Hunter Goes Beyond Brick-and-Mortar Changes
Should the retail tire store of the future cater to changing consumer expectations? Certainly. Does the store owner have to reinvent the wheel to do so? No.
According to Hunter Engineering Co., however, the store of the future should focus on four basic design and procedural concepts:
- the facility itself;
- the process of welcoming customers into the store and keeping them engaged;
- technology, which includes equipment; and
- information integration.
“The dealer’s customers are looking for information and not so much a sales presentation like they might have looked for in the past,” says Beau Brauer, executive vice president. “If you believe that customers are really there to gather information, gather choices and make choices based on the information they’ve collected, then this concept really fits.
“It’s not really a solution in search of a problem. This is really what we think is changing in the buying behavior.”
The future is now
Brauer says Hunter has a personal stake in only one quarter of the design process, the technology part. Nevertheless, the company wants the independent tire dealer to succeed, and believes re-evaluating store designs and procedures will help everyone from the customer to the dealer to the supplier.
“We can make suggestions and share ideas we think are useful. We can bring ideas from one part of the industry we work with, like car dealers, and suggest elements that could be applicable in the tire dealer world (see “Customer flow”). But the facility is not part of our jurisdiction. That is really at the discretion of the owner.”
The process of welcoming each customer should be consistent, he says. “Managing the process... and improving it to make the customer experience better and better each year is something dealers are thinking about.”
Integration is “probably the last step for tire dealers, but definitely on everyone’s mind,” says Brauer. “If you look to certain portions of the industry, such as car dealers, they are getting away from paper processes, and moving to digital collection tools and communication tools.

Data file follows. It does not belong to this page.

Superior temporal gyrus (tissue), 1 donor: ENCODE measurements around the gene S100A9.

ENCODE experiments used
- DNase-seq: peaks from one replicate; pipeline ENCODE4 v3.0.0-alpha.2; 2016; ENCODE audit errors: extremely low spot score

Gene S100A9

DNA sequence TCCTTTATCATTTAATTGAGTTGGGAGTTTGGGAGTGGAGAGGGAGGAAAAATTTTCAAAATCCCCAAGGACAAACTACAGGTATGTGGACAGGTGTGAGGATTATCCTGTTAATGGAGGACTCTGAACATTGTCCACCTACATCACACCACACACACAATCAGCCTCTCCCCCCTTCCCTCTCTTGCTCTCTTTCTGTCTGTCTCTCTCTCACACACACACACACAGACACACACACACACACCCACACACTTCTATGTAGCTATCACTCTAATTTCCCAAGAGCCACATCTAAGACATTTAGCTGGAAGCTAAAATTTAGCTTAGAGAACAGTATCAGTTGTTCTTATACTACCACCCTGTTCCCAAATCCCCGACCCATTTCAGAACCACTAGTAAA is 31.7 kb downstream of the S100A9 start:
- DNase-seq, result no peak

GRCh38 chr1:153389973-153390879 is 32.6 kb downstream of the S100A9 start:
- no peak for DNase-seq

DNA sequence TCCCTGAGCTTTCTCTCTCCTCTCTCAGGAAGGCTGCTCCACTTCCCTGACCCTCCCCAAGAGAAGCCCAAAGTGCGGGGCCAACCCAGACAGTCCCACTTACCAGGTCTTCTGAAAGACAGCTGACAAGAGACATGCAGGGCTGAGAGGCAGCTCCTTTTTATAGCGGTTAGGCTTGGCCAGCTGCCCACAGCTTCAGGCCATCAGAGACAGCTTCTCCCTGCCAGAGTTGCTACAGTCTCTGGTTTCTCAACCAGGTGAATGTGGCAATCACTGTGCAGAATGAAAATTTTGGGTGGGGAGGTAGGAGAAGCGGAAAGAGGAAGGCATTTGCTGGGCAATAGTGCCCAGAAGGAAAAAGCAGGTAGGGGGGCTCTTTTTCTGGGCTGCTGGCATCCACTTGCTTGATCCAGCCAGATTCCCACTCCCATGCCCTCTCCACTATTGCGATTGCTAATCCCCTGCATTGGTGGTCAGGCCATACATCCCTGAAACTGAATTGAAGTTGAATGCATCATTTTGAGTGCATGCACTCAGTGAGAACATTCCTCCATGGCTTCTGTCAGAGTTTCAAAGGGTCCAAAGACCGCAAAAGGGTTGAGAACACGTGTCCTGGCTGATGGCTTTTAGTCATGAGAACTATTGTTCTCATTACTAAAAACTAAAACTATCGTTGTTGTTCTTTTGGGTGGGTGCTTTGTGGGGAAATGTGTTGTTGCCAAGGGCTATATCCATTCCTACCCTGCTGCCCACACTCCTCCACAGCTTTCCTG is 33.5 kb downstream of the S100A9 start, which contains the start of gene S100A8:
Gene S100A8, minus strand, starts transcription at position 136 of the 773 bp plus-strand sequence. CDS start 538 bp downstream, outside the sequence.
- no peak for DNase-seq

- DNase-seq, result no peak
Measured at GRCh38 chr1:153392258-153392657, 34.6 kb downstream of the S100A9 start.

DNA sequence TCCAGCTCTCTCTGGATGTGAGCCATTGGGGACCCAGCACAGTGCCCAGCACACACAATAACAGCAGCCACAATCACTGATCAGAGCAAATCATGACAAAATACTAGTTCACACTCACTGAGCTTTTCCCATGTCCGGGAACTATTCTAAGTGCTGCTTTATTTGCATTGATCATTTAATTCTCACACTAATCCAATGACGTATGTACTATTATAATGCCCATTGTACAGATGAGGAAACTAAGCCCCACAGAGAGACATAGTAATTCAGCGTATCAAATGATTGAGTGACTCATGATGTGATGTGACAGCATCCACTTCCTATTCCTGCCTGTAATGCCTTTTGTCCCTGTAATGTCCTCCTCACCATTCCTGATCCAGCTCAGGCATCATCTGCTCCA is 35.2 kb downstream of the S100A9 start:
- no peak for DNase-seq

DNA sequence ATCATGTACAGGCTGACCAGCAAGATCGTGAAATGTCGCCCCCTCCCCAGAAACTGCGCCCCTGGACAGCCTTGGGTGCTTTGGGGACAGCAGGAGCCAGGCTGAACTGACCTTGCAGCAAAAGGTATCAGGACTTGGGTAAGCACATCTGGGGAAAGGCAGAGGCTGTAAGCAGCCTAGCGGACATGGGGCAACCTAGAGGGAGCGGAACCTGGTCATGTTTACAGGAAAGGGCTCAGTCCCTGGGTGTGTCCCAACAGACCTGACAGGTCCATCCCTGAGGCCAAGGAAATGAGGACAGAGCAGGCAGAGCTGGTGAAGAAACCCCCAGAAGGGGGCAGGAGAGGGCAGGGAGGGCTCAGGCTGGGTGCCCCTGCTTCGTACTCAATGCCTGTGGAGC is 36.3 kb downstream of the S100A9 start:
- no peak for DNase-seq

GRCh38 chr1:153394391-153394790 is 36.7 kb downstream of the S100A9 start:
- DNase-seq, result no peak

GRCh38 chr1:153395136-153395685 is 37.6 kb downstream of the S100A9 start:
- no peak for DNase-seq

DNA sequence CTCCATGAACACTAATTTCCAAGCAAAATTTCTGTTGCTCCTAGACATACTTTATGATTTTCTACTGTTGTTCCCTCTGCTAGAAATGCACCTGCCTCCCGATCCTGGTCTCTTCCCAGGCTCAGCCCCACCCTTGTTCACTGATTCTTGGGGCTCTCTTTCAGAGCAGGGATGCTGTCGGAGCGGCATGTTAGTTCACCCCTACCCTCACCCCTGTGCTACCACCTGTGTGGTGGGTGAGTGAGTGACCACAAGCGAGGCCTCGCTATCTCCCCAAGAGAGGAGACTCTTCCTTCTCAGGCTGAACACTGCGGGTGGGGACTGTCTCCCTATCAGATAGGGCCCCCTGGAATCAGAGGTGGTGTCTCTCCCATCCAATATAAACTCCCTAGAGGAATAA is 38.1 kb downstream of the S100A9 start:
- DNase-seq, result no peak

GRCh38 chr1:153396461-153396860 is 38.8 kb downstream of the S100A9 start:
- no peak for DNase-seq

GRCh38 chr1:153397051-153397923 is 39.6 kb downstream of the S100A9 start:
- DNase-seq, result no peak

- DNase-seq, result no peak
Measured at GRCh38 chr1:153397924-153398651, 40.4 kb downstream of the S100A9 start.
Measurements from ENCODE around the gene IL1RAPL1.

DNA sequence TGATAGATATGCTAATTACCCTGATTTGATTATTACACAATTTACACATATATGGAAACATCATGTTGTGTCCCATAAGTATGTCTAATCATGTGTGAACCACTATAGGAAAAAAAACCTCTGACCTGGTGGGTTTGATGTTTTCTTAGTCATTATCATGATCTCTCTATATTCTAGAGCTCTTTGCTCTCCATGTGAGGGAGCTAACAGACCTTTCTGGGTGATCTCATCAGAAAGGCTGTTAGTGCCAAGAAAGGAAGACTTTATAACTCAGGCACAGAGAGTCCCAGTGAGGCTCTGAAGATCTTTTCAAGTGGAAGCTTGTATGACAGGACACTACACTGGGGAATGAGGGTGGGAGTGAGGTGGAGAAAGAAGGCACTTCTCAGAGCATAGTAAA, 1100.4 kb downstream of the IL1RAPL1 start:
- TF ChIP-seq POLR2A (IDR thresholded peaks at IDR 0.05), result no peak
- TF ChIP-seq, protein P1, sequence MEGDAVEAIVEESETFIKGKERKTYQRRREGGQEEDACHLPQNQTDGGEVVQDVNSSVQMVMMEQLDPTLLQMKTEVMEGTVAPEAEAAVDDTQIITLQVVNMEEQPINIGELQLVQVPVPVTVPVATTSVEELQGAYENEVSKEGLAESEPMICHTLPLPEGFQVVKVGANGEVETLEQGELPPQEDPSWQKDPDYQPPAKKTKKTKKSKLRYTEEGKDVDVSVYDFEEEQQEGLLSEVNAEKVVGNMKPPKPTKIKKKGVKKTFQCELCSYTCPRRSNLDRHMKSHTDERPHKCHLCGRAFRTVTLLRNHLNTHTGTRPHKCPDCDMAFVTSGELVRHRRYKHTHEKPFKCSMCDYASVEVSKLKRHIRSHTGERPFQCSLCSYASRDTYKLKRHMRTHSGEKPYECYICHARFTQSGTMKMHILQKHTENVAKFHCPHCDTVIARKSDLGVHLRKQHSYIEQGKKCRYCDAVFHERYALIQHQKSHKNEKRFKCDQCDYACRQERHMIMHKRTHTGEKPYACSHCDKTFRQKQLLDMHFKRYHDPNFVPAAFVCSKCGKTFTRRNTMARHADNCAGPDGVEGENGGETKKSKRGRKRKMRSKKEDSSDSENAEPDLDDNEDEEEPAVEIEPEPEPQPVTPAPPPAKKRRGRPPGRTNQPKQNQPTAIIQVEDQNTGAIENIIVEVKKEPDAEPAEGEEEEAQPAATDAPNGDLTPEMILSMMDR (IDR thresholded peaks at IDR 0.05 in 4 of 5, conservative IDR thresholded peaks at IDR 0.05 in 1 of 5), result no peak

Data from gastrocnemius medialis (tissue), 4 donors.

“There’s a lot of handwork still happening at the counter. The hope is that after the technology is able to reduce it, you can integrate (all the information) so no more... double and triple work is required.”
As for technology, equipment needs to be more than efficient and reliable. “Equipment and technology in the dealership is an important choice because it defines how productive your shop can be,” says Brauer. “But sometimes, equipment also needs to help convey a technical message to a customer.
“If the printouts or outcomes of the equipment can be shown to a customer to help the customer make an informed decision or have an appreciation for what work was performed, they are nice enhancements to the business.”
Hunter worked with Autoplan Plus Inc. CEO Gordon Manock to come up with a design for car dealerships based on the premise that only 12% of a car dealer’s customers walk in the front door to look at new vehicles. The goal was to try to funnel the remaining 88%, who are visiting the dealership for service, from the service entrance into the showroom, where they can look at new vehicles.
The design flow has customers driving into an inspection lane for tire, brake, battery, tire tread and emissions inspections. The vehicles are then directed to oil change lanes or full service lanes while the customer is invited to the showroom to see the new vehicles, which already can be seen through the glass walls separating the service area from the showroom. If the car dealer wants to improve tire sales, he may invite the customer to visit a separate tire shop, something that can be added to the service area.
Tom Settle, Hunter’s director of training, says customers who are in for a general oil change or tire rotation are billed out immediately. If they were expecting high-pressure sales tactics, this helps alleviate any potential animosity. Then the service manager will discuss what the inspection revealed with the customer; that may include letting the customer know what the vehicle’s trade-in value is.
Along the way, there is a lot of personal contact with the customer. ■
To see a schematic of the shop design, click here.